Moreover, regarding the downfalls of the śrāvakas, there are those that consider matter as primary and those that consider perception as primary. Since the sole reference is the mind that thinks of morning and evening, polluted and unpolluted, killing and stealing and so forth, of the two, perception is clearly the more important. Thus there is no fault in eating in the evening if you are able to maintain the perception that it is morning, whereas there is a fault in eating in the morning if you maintain the perception that it is evening. If you maintain the perception that women are men, there is no fault in touching them, whereas there is a fault in touching men if you maintain the perception that they are women. Although you know that they are women, if you are able to fully control your perception, it is possible to avoid the corresponding downfalls. The Ratnakūṭa states:[54]

The bodhisattva Gaṇapravara[55] using the door of Dharma in which the external element is one with the internal earth element,[56] took the hand of a women and sat upon a seat. In that moment, Ānanda developed a lack of faith. Gaṇapravara then displayed a miracle, which dispelled Ānanda's misconceptions. Thus, there was no downfall in this case.

Likewise, if you meditate on the garuḍa, then even if you consume poison the toxins will not affect you. If you engage in rejuvenation practice (rasāyana) without knowing how to practice it, it will prove fatal. Similarly, if you know how to meditate on the maṇḍala of the tathāgatas, consuming food will become a cause for buddhahood, while not knowing this will become a cause for rebirth in the lower realms. This was confirmed by the master Āryadeva, who said:

By meditating on the garuḍa,
You will be able to consume any poison.

It is also said:

Even a small lump of iron
Will sink to the bottom of the sea.
However, if you mould it into a vessel,
It can become a ship that carries you to liberation.

c) Substances

i. Refutation of Objections Regarding Foods and Drinks

Some śrāvakas maintain that the offerings to the Buddha should consist of such pure substances as the three whites and three sweets, while impure substances like meat and alcohol should not be offered. Substances like the three whites, three sweets and water are indeed virtuous and pure offerings for the Buddha. Offerings to the wisdom ḍākinīs, however, require meat and alcohol, in order that the auspicious circumstances may be created for attracting the wisdom ḍākinīs. You need water to attract swans, flowers to attract bees, and meat to attract flies. If you lack knowledge, substances such as mercury and calcareous sinter may harm you, but if you know how to use them, they can become substances of rejuvenation and cause your lifespan to rival that of the sun and moon. Similarly, if you do not know the nature of the five meats and five amṛtas, they will become a cause for rebirth in the lower realms, but if you do know, they will become a cause for buddhahood. Using the three medicinal fruits[57] in rejuvenation practice cannot kill you, just as it cannot enable you to live as long as the sun and the moon. Substances such as the three sweets, when consumed, cannot lead to the hell realms, just as they cannot serve as causes for buddhahod. The master Ravigupta said:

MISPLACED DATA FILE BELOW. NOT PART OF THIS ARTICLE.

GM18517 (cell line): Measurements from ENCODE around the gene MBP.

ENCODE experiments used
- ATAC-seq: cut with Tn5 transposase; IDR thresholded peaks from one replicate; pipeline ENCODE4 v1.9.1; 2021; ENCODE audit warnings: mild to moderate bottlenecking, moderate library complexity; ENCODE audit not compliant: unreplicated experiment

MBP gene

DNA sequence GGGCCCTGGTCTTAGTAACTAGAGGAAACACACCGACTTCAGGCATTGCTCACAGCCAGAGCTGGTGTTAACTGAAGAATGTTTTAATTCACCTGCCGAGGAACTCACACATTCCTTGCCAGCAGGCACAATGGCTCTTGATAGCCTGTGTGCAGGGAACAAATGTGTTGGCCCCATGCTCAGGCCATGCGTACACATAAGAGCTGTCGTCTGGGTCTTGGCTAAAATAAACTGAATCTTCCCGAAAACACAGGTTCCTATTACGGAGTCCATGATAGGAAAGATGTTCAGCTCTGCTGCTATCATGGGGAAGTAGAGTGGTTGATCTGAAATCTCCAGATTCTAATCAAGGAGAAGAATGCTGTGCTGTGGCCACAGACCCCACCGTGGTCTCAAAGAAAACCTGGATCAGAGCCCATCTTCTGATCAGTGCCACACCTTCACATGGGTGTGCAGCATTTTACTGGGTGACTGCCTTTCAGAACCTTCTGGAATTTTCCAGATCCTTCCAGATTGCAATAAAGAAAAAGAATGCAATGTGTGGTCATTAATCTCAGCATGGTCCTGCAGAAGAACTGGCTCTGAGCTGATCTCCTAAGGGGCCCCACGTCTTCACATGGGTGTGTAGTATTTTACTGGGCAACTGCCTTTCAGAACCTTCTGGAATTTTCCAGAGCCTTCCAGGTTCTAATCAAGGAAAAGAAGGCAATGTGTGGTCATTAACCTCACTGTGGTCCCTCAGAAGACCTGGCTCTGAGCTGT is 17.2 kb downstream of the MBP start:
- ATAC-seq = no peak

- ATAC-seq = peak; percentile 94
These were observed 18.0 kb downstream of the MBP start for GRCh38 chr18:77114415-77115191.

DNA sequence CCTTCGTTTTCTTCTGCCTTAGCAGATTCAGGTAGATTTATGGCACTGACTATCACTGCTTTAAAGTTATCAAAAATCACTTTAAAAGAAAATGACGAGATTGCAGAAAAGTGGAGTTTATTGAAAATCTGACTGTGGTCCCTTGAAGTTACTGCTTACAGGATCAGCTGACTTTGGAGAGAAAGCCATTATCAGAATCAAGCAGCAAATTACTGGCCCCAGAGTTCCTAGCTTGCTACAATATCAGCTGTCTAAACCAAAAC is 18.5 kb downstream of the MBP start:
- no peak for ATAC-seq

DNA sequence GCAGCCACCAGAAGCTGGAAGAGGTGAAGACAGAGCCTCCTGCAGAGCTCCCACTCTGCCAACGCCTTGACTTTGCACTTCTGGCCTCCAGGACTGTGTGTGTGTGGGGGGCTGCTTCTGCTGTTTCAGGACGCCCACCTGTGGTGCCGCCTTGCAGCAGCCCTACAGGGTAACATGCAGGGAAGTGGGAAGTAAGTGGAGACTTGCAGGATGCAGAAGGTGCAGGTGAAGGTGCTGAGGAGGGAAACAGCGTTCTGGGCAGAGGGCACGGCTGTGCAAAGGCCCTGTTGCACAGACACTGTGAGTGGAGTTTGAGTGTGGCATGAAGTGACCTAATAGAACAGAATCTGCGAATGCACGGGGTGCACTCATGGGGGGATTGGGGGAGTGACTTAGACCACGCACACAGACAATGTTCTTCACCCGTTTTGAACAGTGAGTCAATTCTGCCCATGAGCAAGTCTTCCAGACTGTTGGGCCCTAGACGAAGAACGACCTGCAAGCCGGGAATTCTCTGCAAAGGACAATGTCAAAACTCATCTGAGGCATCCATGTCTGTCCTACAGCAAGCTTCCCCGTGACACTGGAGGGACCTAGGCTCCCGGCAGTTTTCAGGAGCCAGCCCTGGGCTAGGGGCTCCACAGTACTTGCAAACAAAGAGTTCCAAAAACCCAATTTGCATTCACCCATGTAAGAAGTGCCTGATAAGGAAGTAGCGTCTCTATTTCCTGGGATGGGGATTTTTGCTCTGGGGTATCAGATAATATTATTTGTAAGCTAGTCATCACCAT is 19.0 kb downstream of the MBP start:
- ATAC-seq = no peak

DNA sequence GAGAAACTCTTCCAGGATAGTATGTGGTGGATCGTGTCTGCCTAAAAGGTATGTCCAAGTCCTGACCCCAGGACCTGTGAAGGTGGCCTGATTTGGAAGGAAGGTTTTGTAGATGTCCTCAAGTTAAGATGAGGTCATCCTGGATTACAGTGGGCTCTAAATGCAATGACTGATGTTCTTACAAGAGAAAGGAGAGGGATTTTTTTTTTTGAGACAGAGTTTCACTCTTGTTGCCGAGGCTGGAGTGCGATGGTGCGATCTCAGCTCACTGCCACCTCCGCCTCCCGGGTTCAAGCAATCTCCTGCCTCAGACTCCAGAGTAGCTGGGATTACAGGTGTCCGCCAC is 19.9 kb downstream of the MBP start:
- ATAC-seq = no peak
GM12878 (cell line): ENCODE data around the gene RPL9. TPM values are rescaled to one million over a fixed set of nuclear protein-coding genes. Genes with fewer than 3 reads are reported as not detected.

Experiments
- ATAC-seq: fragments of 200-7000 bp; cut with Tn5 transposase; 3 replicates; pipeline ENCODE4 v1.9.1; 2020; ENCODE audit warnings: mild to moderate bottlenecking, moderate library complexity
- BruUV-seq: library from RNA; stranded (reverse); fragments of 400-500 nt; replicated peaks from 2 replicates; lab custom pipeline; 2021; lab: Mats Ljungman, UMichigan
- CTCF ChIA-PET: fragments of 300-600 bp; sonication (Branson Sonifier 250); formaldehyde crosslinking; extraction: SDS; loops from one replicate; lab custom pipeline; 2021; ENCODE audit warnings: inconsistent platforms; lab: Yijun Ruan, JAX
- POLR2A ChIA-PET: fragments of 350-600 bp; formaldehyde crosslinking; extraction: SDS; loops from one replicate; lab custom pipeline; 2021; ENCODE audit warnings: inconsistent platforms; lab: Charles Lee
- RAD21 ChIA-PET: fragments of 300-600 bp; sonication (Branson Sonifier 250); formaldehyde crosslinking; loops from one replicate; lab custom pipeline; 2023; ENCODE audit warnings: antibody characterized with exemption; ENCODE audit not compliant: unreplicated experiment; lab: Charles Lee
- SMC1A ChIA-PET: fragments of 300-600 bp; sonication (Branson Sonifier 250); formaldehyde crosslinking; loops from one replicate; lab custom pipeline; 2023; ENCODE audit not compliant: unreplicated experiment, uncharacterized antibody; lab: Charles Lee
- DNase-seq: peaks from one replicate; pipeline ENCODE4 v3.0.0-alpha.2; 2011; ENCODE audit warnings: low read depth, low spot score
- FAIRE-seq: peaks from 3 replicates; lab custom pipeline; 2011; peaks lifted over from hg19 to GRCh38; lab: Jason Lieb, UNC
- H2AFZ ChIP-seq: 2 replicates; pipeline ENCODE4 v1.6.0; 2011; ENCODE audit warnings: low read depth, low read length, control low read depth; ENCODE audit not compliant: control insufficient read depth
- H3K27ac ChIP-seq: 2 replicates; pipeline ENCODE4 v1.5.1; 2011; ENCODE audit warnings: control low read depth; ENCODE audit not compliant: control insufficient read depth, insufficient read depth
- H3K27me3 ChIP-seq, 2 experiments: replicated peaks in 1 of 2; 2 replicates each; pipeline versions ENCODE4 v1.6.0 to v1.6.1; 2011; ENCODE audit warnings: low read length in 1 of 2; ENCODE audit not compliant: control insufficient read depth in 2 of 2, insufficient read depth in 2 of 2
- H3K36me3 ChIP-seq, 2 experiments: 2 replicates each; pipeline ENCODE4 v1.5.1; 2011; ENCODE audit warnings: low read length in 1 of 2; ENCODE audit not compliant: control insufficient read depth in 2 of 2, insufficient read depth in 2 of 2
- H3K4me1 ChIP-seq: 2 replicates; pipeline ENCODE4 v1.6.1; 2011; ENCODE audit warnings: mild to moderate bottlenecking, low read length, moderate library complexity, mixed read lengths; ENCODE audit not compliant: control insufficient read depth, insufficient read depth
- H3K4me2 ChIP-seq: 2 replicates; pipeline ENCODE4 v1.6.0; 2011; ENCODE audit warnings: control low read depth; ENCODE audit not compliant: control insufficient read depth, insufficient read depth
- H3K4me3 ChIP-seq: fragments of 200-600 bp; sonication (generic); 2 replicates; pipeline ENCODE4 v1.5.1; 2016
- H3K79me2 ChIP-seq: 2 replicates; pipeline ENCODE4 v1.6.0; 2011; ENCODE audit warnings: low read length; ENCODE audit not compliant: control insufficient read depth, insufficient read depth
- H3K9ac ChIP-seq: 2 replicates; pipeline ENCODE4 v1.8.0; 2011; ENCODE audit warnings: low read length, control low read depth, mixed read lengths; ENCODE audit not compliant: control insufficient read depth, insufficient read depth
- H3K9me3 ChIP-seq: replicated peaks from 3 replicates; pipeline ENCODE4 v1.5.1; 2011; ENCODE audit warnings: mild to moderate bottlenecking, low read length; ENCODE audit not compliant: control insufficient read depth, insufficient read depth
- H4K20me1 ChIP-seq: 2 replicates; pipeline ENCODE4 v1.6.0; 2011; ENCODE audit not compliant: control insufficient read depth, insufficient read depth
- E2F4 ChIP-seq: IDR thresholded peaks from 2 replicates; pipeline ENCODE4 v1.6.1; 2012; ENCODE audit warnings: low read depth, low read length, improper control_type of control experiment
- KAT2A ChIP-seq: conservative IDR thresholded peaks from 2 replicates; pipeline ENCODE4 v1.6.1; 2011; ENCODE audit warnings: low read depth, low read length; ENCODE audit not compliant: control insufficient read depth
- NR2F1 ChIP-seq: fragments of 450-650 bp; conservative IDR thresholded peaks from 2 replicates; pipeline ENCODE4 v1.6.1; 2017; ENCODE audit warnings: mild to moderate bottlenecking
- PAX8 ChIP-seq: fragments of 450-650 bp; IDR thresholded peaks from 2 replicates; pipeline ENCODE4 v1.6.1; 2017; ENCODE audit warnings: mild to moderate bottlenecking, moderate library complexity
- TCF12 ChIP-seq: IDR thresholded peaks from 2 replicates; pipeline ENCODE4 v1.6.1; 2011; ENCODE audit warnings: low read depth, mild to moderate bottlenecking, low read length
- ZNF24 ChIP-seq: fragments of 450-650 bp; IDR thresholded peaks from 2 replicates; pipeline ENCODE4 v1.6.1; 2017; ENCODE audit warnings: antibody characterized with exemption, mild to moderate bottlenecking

If someone is able to harm you,
He is also able to help you,
Like the sun which causes both drought and rain.
The moon does not have this capacity.

Likewise, the five meats and five amṛtas are easy to find and not unwholesome. They are blessed by the wisdom ḍākinīs and said to be endowed with the three qualities.

ii. Refutation of Objections Regarding Vessels and Decoration

Some śrāvakas state that it is best to use vessels made from oyster or conch shells and decorations using pearls and ivory. And for textiles, it is best to use silk. They ask if it is not inappropriate to use such extremely impure objects as skulls for vessels, human bone for decoration, and human hair for thread.

In response, I would ask whether human or animals are better.[58] If the response is that a human body is far better since it results from merit, whereas an animal body results from non-virtue and is therefore inferior, I would ask why hair and bones that are produced by merit are bad while bones produced by non-virtue are good. Put your mind at ease! Tantras such as the Cakrasaṃvara state:

If conch, oysters and pearls
Are the result of the causes,[59]
Who would criticize the use of skulls
From the form of the dharmakāya?
For heroes, wearing a skull garland
And necklace of bones[60] as a means of purification
Is said to be a stage of the sacred Dharma.

Thus, my teacher, the great Vajradhara in person,[61] said, "The view, meditation and conduct of the Secret Mantra are entirely established by logic based on facts." The extensive logical arguments and scriptural citations that establish the validity of the Secret Mantra vehicle can be found in such works as those by the noble teachers Nāgārjuna and Āryadeva, the master Buddhajñānapāda's Introduction to the Art of Self-Accomplishment,[62] and the master Śāntarakṣita's Establishing Suchness.[63]

III. Distinctions of the Ritual[64]

  1. The participants
  2. The occasions
  3. The deity yogas
  4. The purposes
  5. The objects of offering

1. Participants

When both vīras and yoginīs gather together that is called a ‘gaṇacakra'. If only vīras gather, it is called a 'vīras' feast'; wheras if only yoginīs gather, it is called called a 'yoginīs' feast'.

2. Occasions

When performing an empowerment or a consecration, or a fire offering it is called a caru banquet.[65]

3. Deity Yogas